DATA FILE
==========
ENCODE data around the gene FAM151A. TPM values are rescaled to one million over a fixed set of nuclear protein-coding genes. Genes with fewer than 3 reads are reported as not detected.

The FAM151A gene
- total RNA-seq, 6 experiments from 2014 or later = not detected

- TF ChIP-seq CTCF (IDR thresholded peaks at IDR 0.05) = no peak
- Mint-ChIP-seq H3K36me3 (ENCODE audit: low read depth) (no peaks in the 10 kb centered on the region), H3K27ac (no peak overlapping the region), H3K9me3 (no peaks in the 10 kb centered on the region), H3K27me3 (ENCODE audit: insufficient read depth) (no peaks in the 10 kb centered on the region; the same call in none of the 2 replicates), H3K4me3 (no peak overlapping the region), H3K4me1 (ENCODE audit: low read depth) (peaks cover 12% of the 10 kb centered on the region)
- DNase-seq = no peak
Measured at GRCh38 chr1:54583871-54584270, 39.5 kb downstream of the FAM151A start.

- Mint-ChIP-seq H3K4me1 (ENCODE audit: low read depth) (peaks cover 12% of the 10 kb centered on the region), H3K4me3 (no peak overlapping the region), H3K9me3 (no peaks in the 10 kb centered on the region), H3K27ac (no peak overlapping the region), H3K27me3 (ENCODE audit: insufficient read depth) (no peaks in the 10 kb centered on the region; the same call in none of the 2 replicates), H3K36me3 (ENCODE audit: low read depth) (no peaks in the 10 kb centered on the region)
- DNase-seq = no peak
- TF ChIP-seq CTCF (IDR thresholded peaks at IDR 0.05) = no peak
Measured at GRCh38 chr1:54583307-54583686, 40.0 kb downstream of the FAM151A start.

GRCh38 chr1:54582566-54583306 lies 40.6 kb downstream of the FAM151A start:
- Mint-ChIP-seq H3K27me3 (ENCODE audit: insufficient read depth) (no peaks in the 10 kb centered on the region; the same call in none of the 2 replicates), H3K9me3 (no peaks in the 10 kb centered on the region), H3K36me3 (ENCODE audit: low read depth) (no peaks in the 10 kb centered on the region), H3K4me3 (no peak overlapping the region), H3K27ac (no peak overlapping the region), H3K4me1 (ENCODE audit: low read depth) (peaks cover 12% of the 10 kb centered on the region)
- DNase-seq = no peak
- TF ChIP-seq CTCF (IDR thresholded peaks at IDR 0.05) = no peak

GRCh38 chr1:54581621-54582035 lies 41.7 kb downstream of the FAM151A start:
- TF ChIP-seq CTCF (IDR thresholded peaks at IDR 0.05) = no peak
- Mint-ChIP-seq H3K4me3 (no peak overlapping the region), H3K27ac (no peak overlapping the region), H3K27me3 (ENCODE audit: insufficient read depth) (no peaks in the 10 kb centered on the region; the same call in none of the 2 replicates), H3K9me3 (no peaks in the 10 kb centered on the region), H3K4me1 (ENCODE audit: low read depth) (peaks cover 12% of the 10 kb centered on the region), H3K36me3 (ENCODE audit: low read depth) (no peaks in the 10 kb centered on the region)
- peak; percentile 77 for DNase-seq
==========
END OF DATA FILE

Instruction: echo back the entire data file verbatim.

ENCODE data around the gene FAM151A. TPM values are rescaled to one million over a fixed set of nuclear protein-coding genes. Genes with fewer than 3 reads are reported as not detected.

The FAM151A gene
- total RNA-seq, 6 experiments from 2014 or later = not detected

- TF ChIP-seq CTCF (IDR thresholded peaks at IDR 0.05) = no peak
- Mint-ChIP-seq H3K36me3 (ENCODE audit: low read depth) (no peaks in the 10 kb centered on the region), H3K27ac (no peak overlapping the region), H3K9me3 (no peaks in the 10 kb centered on the region), H3K27me3 (ENCODE audit: insufficient read depth) (no peaks in the 10 kb centered on the region; the same call in none of the 2 replicates), H3K4me3 (no peak overlapping the region), H3K4me1 (ENCODE audit: low read depth) (peaks cover 12% of the 10 kb centered on the region)
- DNase-seq = no peak
Measured at GRCh38 chr1:54583871-54584270, 39.5 kb downstream of the FAM151A start.

- Mint-ChIP-seq H3K4me1 (ENCODE audit: low read depth) (peaks cover 12% of the 10 kb centered on the region), H3K4me3 (no peak overlapping the region), H3K9me3 (no peaks in the 10 kb centered on the region), H3K27ac (no peak overlapping the region), H3K27me3 (ENCODE audit: insufficient read depth) (no peaks in the 10 kb centered on the region; the same call in none of the 2 replicates), H3K36me3 (ENCODE audit: low read depth) (no peaks in the 10 kb centered on the region)
- DNase-seq = no peak
- TF ChIP-seq CTCF (IDR thresholded peaks at IDR 0.05) = no peak
Measured at GRCh38 chr1:54583307-54583686, 40.0 kb downstream of the FAM151A start.

GRCh38 chr1:54582566-54583306 lies 40.6 kb downstream of the FAM151A start:
- Mint-ChIP-seq H3K27me3 (ENCODE audit: insufficient read depth) (no peaks in the 10 kb centered on the region; the same call in none of the 2 replicates), H3K9me3 (no peaks in the 10 kb centered on the region), H3K36me3 (ENCODE audit: low read depth) (no peaks in the 10 kb centered on the region), H3K4me3 (no peak overlapping the region), H3K27ac (no peak overlapping the region), H3K4me1 (ENCODE audit: low read depth) (peaks cover 12% of the 10 kb centered on the region)
- DNase-seq = no peak
- TF ChIP-seq CTCF (IDR thresholded peaks at IDR 0.05) = no peak

GRCh38 chr1:54581621-54582035 lies 41.7 kb downstream of the FAM151A start:
- TF ChIP-seq CTCF (IDR thresholded peaks at IDR 0.05) = no peak
- Mint-ChIP-seq H3K4me3 (no peak overlapping the region), H3K27ac (no peak overlapping the region), H3K27me3 (ENCODE audit: insufficient read depth) (no peaks in the 10 kb centered on the region; the same call in none of the 2 replicates), H3K9me3 (no peaks in the 10 kb centered on the region), H3K4me1 (ENCODE audit: low read depth) (peaks cover 12% of the 10 kb centered on the region), H3K36me3 (ENCODE audit: low read depth) (no peaks in the 10 kb centered on the region)
- peak; percentile 77 for DNase-seq